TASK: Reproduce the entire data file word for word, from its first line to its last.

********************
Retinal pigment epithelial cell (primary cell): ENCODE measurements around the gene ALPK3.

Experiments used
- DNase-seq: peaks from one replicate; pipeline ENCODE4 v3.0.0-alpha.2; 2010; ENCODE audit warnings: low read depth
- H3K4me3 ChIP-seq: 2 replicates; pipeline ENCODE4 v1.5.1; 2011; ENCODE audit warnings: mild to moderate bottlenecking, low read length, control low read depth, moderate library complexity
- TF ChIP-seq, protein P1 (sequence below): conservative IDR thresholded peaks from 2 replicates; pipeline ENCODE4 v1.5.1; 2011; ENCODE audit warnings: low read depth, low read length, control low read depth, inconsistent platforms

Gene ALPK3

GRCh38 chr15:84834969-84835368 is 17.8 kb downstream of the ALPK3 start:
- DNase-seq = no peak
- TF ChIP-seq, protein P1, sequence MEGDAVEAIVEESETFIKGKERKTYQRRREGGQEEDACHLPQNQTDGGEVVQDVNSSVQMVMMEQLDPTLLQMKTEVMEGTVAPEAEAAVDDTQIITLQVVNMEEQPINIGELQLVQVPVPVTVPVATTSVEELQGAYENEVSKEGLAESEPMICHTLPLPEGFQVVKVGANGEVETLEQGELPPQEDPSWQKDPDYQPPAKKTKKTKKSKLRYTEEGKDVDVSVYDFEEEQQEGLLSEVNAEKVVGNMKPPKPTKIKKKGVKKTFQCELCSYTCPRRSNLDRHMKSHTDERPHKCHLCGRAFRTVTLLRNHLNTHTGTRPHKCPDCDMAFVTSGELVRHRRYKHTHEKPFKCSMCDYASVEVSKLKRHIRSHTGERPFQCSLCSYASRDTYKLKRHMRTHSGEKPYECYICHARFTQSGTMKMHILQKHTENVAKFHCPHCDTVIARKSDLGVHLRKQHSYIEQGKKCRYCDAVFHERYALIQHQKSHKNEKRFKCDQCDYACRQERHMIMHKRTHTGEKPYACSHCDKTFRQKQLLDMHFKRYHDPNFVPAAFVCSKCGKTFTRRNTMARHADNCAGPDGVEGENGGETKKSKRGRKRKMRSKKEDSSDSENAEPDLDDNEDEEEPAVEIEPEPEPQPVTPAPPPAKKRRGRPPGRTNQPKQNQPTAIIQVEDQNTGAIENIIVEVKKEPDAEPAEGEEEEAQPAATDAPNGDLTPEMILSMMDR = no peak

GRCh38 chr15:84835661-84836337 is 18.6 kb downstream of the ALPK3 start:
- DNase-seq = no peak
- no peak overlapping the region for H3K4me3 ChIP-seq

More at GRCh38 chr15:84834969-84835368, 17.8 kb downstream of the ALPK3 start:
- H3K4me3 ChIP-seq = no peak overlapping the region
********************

Retinal pigment epithelial cell (primary cell): ENCODE measurements around the gene ALPK3.

Experiments used
- DNase-seq: peaks from one replicate; pipeline ENCODE4 v3.0.0-alpha.2; 2010; ENCODE audit warnings: low read depth
- H3K4me3 ChIP-seq: 2 replicates; pipeline ENCODE4 v1.5.1; 2011; ENCODE audit warnings: mild to moderate bottlenecking, low read length, control low read depth, moderate library complexity
- TF ChIP-seq, protein P1 (sequence below): conservative IDR thresholded peaks from 2 replicates; pipeline ENCODE4 v1.5.1; 2011; ENCODE audit warnings: low read depth, low read length, control low read depth, inconsistent platforms

Gene ALPK3

GRCh38 chr15:84834969-84835368 is 17.8 kb downstream of the ALPK3 start:
- DNase-seq = no peak
- TF ChIP-seq, protein P1, sequence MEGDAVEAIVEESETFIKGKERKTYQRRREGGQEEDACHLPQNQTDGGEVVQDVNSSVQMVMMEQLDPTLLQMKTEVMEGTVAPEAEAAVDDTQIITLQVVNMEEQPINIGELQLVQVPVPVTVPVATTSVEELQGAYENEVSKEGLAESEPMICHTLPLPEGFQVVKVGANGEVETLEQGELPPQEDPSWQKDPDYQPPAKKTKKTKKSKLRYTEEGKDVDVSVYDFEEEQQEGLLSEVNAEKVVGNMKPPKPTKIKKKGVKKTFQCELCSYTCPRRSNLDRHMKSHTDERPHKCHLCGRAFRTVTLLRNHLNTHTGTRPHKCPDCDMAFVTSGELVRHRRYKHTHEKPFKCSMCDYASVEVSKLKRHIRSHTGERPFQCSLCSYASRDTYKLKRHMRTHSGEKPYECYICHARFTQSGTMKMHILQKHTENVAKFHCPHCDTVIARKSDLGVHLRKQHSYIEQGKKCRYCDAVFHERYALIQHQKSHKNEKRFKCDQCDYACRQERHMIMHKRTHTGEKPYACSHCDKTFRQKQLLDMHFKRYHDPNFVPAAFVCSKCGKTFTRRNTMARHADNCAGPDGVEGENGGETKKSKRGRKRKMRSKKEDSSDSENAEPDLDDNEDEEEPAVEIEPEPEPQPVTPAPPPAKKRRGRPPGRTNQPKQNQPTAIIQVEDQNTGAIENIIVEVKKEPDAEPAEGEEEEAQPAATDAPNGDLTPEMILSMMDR = no peak

GRCh38 chr15:84835661-84836337 is 18.6 kb downstream of the ALPK3 start:
- DNase-seq = no peak
- no peak overlapping the region for H3K4me3 ChIP-seq

More at GRCh38 chr15:84834969-84835368, 17.8 kb downstream of the ALPK3 start:
- H3K4me3 ChIP-seq = no peak overlapping the region